I’m working on a project this year to build a competitive programming FAQ. This is one in a series of articles describing the research, writing, and tool creation process. To read the whole series, see my CPFAQ category page.
To find questions for the FAQ, I started with a set of relevant Quora topics, and collected the questions under those topics. That gave me a master list of questions. But because of question duplication and other Quora data quality problems, I needed ways to rank the questions in the list so I could focus my efforts on the best ones. One data point I use is follower count. This gives me the questions that the most people are interested in, whether or not they have good answers. This week I’m going to look at the answer upvotes metric, an indicator of answer quality. Since a FAQ has both questions and answers, it’s important to identify good answers as well as good questions.
Most Viewed Writers
Major Quora topics (those with enough activity) have a page listing the top 50 writers for that topic, based on how many answer views each writer received in the past 30 days. Here is that page for competitive programming: Most Viewed Writers in Competitive Programming. For each writer, the page provides a link to the answers that writer has submitted for the topic. As of this moment, Bohdan Pryshchenko is the #1 most viewed writer in the Competitive Programming topic, with 128,640 views and 355 answers. (His view count is higher by a wide margin than the #2 writer, but since the ratings only cover the past 30 days, it’s not too hard for people to move around on the list).
Each person’s answers link leads to a page with their answers (and the associated questions) for the topic. If you’re logged in to Quora while viewing that page, each answer has an Upvote and a Downvote button, and the Upvote button shows the number of upvotes that the answer has. This week, I experimented with using that number to rank questions.
To collect the data, I used my standard technique: save the pages as HTML, and use XPath to extract the desired elements. From previous collection exercises, I already had the XPath to get the question title and link. So I just had to add XPath for the upvote count. Writing XPath for Quora pages is mainly a matter of following nested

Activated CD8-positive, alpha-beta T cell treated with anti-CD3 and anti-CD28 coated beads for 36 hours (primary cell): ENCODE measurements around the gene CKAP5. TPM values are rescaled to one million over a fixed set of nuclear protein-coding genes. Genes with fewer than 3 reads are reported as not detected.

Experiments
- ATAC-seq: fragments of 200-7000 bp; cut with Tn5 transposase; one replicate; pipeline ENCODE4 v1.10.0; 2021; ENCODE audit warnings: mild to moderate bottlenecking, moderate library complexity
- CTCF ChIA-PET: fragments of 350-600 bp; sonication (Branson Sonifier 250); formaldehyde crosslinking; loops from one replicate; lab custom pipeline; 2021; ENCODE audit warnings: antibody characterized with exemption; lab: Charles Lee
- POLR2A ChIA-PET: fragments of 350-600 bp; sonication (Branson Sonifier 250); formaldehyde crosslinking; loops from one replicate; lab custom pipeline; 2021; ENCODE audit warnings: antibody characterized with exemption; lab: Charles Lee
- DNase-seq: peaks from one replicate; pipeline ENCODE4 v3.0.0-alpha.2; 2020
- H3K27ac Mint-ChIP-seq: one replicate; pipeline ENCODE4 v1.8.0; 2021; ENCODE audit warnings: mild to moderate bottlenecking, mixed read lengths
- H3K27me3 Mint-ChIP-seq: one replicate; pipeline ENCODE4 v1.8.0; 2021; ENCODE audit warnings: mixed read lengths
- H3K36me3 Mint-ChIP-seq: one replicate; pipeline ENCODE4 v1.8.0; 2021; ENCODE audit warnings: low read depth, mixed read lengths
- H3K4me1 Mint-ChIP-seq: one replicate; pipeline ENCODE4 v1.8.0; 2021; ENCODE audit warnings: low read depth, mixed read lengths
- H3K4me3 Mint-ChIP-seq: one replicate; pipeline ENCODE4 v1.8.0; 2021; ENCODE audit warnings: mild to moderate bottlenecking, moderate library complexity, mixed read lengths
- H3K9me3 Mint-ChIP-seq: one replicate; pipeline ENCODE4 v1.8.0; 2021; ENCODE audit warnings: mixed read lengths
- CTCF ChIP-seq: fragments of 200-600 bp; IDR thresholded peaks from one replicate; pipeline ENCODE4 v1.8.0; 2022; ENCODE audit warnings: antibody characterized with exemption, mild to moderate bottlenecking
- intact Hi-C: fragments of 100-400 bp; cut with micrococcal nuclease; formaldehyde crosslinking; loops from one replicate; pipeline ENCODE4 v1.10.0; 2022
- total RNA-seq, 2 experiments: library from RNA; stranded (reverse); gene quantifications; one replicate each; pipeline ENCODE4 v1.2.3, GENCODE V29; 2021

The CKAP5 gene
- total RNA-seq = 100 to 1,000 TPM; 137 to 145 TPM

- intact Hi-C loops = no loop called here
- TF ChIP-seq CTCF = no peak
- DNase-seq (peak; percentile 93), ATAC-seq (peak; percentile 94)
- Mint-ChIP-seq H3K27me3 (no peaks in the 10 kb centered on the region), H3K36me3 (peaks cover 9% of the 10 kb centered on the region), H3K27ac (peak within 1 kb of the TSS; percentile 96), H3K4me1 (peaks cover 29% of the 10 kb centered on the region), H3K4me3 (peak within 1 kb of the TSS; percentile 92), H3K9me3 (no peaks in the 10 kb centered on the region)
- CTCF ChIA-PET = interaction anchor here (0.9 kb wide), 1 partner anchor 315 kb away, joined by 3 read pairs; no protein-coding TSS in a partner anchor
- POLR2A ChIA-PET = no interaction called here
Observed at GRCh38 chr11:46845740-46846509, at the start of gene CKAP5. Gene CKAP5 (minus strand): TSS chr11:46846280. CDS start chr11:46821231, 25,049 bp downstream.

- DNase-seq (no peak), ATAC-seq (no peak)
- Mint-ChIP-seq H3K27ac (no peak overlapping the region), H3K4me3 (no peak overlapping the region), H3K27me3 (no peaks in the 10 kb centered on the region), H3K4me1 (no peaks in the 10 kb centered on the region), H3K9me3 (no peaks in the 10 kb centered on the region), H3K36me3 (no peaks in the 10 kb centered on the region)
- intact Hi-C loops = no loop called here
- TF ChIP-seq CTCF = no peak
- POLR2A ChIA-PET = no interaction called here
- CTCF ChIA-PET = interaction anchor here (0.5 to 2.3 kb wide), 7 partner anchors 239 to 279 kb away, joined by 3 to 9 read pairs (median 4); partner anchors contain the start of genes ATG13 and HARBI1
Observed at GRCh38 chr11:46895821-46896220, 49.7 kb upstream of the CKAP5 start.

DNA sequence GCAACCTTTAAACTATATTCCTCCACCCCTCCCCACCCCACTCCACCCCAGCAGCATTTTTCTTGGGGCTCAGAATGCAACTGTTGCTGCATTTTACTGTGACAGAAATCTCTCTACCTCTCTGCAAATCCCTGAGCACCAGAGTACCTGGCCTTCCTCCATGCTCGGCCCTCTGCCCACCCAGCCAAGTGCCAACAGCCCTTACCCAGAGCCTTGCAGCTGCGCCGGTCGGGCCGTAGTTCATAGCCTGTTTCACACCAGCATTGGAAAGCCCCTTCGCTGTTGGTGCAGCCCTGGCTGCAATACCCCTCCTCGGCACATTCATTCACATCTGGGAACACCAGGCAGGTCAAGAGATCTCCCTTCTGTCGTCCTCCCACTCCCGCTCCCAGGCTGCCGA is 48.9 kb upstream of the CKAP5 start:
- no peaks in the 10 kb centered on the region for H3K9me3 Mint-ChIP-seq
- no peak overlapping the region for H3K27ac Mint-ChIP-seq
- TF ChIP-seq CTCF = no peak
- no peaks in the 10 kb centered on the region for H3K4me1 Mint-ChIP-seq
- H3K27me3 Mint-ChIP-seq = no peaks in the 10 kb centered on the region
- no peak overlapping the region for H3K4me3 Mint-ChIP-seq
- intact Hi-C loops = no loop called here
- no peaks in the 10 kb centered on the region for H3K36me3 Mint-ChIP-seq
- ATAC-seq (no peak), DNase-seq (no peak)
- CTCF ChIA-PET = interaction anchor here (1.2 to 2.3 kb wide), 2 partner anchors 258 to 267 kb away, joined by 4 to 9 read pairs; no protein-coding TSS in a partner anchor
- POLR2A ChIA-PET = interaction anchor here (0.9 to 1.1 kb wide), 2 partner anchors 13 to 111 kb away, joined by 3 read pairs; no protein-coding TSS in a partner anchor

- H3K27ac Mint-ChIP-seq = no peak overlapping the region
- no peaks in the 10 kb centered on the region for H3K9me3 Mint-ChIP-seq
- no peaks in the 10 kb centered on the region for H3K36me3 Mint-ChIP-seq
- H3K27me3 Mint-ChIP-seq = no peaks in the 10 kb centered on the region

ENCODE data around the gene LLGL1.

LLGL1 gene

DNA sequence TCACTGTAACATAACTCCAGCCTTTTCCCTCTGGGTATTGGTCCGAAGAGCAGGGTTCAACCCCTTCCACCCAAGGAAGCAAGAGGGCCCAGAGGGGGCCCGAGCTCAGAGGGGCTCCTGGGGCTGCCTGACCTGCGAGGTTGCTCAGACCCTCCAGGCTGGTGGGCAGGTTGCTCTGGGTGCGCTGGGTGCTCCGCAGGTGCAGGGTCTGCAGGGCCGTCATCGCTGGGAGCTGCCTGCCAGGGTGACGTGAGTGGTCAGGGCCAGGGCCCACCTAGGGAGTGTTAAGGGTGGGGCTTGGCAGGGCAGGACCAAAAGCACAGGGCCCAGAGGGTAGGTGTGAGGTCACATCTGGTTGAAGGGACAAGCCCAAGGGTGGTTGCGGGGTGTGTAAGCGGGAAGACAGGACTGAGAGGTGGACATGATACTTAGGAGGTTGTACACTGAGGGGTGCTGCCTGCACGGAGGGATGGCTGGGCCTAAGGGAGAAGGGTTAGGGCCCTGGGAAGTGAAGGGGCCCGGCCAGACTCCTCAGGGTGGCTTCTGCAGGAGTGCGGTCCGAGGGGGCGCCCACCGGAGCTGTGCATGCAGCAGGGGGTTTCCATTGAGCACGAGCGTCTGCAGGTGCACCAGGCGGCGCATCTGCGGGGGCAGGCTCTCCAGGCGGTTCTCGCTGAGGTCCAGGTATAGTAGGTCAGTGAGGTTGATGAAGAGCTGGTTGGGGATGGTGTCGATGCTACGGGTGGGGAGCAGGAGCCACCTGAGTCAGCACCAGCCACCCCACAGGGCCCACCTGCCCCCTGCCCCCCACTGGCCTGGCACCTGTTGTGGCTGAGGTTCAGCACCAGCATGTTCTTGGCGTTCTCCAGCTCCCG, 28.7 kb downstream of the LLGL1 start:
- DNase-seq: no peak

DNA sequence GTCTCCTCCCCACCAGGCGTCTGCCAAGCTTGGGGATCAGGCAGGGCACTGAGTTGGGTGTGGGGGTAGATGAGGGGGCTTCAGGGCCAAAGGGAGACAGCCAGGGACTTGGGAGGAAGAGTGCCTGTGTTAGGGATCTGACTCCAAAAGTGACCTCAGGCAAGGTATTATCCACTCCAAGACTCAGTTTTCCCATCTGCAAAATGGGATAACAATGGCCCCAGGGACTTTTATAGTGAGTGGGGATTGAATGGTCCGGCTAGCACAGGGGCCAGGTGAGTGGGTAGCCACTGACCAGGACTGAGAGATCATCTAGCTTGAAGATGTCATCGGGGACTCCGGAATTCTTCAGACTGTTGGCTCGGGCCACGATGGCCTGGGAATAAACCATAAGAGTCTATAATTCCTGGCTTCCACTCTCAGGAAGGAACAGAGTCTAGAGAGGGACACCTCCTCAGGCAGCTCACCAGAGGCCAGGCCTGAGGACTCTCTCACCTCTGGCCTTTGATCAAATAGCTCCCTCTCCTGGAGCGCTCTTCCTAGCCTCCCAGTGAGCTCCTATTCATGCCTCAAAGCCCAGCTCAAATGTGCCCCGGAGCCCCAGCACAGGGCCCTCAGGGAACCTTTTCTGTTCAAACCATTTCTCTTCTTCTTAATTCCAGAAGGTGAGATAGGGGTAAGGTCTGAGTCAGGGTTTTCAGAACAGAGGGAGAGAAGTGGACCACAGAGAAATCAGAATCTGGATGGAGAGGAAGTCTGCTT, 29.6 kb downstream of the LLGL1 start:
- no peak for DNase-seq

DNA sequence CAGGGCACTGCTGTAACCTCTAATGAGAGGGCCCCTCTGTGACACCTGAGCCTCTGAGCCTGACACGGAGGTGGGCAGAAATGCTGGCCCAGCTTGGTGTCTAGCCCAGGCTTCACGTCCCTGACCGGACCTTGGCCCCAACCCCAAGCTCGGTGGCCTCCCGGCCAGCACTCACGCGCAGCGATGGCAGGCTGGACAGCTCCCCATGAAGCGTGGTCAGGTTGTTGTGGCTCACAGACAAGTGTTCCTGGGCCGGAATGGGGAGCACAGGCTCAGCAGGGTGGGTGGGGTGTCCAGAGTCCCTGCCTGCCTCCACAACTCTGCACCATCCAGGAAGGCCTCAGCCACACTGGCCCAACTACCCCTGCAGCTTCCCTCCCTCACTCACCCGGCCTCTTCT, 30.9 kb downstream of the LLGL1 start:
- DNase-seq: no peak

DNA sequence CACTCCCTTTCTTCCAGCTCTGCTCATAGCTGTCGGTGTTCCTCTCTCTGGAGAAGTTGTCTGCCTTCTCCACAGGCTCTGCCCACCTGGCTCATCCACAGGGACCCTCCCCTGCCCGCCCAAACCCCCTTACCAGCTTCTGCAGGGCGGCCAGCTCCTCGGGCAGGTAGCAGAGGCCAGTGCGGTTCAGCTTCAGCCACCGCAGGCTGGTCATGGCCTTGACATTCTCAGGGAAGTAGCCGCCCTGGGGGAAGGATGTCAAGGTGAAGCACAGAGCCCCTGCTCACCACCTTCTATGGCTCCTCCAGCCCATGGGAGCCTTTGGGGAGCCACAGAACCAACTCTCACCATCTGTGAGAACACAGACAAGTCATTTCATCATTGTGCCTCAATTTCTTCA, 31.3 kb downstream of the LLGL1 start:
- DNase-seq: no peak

spans to get to the desired value:
.//div[contains(@class, \'AnswerListItem\')] //div[contains(@class, \'hidden\')] //div[contains(@class, \'icon_action_bar-label\')] //span[contains(@class, \'icon_action_bar-count\')]/span
Upvote and Follower Counts
From the 50 writers on the Most Viewed Writers page for Competitive Programming, I got about 3000 unique questions. For each question, I retrieved the number of upvotes for particular answers, using the XPath shown above. From earlier work, I had the follower counts for many of the same questions. As a simple heuristic, I averaged the two values to get a score that combines interest in the question with appreciation for the answer, with the two metrics weighted equally.
Here are a few interesting results from question/answer pairs that are high on the followers + upvotes ranking.
High on the list are three questions about one person: competitive programmer Anudeep Nekkanti. The answers (written by Anudeep Nekkanti himself) provide competitive programming advice from his perspective:
- What was Anudeep Nekkanti’s Competitive Programming strategy to become 35th in Global ranking, in just 6-7 months?
- How did Anudeep Nekkanti become so good at competitive programming?
- How come Anudeep Nekkanti (a great competitive programmer from india) is at ANITS (an unknown college)?
This question has an answer from Adam D’Angelo, former competitive programmer and current CEO of Quora:
Here’s a long list of programming interview questions:
Here’s a long list of recommended algorithms and data structures, and how to learn and practice them:
And a question list like this wouldn’t be complete without one of these questions, which people never tire of asking:
- If I am not good at solving the problems on the competitive programming sites like CodeChef or Hackerrank, where am I lagging?
More than follower count, the number of upvotes metric is a good way to find useful content, and separate the best answers from the rest.
(Image credit: Andrew Frier)